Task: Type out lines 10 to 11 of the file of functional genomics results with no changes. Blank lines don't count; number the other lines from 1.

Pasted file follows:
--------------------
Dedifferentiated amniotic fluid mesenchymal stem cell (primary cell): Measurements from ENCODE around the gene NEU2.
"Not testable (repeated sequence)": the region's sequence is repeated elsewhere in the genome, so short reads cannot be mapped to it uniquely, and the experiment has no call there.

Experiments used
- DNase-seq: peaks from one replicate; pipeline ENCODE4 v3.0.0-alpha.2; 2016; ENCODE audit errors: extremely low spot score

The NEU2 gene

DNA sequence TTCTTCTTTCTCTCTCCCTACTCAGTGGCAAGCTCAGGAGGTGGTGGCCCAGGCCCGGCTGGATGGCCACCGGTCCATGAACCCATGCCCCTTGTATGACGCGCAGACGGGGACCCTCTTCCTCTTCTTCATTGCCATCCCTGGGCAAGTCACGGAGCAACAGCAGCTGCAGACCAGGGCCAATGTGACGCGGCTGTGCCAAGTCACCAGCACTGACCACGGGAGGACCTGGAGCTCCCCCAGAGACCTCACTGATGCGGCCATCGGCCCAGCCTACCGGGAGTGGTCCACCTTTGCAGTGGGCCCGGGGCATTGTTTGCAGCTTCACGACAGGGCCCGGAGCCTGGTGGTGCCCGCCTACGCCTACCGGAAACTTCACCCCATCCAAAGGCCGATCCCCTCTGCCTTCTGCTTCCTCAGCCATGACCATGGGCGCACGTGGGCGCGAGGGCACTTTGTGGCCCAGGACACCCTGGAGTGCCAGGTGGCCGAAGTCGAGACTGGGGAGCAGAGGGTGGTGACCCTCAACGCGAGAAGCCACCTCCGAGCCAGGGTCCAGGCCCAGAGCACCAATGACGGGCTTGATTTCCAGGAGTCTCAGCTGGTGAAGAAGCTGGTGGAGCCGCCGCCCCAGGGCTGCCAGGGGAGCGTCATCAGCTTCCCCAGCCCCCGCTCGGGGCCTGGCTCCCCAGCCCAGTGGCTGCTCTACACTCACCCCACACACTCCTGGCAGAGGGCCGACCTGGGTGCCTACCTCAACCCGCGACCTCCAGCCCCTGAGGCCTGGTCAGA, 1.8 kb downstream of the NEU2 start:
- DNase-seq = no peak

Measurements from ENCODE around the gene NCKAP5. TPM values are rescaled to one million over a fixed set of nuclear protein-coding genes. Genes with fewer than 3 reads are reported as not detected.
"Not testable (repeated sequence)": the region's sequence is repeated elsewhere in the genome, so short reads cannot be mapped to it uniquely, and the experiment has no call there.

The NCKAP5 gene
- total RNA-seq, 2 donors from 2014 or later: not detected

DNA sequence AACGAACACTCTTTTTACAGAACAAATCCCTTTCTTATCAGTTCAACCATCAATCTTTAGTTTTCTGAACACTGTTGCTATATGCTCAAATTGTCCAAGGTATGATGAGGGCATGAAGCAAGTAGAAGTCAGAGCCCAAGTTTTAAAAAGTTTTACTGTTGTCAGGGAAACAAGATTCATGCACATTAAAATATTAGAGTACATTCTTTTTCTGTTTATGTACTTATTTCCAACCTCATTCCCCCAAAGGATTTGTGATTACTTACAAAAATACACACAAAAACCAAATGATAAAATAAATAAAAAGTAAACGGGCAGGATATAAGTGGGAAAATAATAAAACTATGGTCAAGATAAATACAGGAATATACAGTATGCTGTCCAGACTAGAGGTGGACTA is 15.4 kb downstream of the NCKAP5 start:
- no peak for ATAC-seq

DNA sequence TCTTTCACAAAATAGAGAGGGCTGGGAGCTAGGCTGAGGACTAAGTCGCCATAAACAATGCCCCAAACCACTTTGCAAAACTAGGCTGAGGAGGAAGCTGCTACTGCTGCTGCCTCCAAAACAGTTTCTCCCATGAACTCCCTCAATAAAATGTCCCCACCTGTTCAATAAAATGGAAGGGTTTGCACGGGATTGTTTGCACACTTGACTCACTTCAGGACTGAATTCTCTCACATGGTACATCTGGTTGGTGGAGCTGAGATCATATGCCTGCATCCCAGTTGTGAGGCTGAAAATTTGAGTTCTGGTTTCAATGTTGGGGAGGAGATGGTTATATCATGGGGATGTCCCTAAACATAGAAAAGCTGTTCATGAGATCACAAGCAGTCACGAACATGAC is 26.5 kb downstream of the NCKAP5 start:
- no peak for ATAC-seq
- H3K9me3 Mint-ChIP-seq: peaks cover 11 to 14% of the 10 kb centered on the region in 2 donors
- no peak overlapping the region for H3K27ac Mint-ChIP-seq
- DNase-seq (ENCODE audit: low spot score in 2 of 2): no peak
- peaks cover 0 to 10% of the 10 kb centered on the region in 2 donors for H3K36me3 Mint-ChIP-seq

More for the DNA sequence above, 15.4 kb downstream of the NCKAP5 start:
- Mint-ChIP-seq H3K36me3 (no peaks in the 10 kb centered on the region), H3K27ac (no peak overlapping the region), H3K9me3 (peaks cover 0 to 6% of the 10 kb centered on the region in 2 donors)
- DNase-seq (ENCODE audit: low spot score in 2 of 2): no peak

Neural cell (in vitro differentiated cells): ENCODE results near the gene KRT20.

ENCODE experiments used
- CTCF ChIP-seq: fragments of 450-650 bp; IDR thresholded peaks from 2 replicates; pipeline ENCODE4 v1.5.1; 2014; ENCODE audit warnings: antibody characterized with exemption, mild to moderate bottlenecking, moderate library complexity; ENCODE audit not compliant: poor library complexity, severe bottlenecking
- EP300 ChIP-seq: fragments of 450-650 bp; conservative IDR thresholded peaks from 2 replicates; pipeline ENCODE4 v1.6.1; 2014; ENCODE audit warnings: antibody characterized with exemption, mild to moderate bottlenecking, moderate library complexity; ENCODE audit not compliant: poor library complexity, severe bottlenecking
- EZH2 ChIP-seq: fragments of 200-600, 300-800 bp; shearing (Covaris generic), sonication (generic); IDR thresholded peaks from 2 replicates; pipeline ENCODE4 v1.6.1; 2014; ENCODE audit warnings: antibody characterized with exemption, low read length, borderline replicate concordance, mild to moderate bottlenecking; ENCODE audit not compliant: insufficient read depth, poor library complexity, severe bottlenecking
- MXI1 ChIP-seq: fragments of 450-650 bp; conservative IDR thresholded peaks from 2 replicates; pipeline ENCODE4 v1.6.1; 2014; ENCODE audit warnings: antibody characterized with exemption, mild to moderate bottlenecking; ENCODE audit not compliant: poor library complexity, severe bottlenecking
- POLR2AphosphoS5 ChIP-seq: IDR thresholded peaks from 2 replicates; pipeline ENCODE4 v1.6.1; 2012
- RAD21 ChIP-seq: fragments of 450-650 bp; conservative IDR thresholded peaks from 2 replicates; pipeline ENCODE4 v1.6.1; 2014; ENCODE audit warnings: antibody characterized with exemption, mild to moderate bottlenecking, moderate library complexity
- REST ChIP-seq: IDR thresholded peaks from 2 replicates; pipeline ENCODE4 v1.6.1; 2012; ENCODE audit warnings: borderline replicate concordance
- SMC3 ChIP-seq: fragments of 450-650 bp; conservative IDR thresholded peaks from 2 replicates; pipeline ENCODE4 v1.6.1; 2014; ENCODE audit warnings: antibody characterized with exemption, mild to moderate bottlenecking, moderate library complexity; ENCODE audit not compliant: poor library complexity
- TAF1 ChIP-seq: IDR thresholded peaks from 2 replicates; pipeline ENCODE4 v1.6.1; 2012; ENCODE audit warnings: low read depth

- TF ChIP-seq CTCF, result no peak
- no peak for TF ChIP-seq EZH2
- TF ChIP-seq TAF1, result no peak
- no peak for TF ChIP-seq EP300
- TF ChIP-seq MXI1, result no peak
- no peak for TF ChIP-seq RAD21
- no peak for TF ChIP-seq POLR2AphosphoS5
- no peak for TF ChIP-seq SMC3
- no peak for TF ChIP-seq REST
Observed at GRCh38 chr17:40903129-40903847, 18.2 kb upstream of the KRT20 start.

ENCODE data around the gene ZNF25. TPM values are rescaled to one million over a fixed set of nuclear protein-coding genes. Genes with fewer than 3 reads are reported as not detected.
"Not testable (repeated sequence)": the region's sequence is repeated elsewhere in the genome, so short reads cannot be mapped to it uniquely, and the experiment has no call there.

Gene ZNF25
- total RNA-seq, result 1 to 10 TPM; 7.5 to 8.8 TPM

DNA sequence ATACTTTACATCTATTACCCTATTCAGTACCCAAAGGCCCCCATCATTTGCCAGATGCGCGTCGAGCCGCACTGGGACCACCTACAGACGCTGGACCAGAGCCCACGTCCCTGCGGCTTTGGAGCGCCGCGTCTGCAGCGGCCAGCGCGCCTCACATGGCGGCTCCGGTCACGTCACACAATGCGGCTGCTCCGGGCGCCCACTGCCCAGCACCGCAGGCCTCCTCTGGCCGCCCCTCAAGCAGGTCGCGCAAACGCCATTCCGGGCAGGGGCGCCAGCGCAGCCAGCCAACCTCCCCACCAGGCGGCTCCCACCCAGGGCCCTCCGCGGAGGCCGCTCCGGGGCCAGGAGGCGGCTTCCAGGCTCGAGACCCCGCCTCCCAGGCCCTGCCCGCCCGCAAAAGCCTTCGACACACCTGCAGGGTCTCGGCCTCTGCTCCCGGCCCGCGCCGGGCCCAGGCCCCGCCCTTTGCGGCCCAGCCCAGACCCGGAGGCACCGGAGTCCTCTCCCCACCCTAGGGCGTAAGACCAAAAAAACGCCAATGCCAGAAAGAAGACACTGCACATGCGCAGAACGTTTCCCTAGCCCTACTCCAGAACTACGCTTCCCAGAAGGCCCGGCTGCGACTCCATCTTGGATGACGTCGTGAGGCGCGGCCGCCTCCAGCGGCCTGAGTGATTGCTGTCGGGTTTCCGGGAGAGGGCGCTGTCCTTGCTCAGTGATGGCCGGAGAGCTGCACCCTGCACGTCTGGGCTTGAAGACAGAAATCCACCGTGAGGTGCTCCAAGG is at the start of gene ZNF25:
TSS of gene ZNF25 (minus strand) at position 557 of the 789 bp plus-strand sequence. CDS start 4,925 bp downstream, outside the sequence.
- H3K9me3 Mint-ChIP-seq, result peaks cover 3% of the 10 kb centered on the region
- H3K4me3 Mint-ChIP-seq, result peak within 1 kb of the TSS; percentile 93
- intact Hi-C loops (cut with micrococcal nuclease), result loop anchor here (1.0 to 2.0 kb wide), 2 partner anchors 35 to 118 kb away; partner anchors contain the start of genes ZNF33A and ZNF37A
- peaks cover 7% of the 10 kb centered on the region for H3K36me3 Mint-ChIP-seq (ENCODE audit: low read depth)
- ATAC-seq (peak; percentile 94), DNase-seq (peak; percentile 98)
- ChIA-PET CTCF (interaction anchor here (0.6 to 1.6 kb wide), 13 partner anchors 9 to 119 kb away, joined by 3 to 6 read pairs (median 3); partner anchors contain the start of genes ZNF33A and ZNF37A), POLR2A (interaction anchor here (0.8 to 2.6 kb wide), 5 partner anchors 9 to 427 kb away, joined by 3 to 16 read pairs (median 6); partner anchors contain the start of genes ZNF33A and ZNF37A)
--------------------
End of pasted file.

The NCKAP5 gene
- total RNA-seq, 2 donors from 2014 or later: not detected